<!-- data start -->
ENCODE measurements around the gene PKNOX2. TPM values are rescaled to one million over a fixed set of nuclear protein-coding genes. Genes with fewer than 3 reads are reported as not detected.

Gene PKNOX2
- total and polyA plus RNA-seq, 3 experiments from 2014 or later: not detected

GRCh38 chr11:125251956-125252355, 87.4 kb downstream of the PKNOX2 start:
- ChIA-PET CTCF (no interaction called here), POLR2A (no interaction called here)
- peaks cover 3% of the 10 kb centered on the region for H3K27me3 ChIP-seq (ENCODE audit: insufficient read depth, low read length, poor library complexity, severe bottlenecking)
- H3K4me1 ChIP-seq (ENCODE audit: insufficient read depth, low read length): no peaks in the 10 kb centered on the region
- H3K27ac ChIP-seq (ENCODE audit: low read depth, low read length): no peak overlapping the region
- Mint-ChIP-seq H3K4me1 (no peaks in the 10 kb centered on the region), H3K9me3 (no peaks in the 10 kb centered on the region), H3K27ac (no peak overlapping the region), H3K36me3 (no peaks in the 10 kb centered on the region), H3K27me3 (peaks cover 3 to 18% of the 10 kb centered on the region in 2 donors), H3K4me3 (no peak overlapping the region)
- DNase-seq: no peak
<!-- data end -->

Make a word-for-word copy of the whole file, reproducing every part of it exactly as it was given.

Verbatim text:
ENCODE measurements around the gene PKNOX2. TPM values are rescaled to one million over a fixed set of nuclear protein-coding genes. Genes with fewer than 3 reads are reported as not detected.

Gene PKNOX2
- total and polyA plus RNA-seq, 3 experiments from 2014 or later: not detected

GRCh38 chr11:125251956-125252355, 87.4 kb downstream of the PKNOX2 start:
- ChIA-PET CTCF (no interaction called here), POLR2A (no interaction called here)
- peaks cover 3% of the 10 kb centered on the region for H3K27me3 ChIP-seq (ENCODE audit: insufficient read depth, low read length, poor library complexity, severe bottlenecking)
- H3K4me1 ChIP-seq (ENCODE audit: insufficient read depth, low read length): no peaks in the 10 kb centered on the region
- H3K27ac ChIP-seq (ENCODE audit: low read depth, low read length): no peak overlapping the region
- Mint-ChIP-seq H3K4me1 (no peaks in the 10 kb centered on the region), H3K9me3 (no peaks in the 10 kb centered on the region), H3K27ac (no peak overlapping the region), H3K36me3 (no peaks in the 10 kb centered on the region), H3K27me3 (peaks cover 3 to 18% of the 10 kb centered on the region in 2 donors), H3K4me3 (no peak overlapping the region)
- DNase-seq: no peak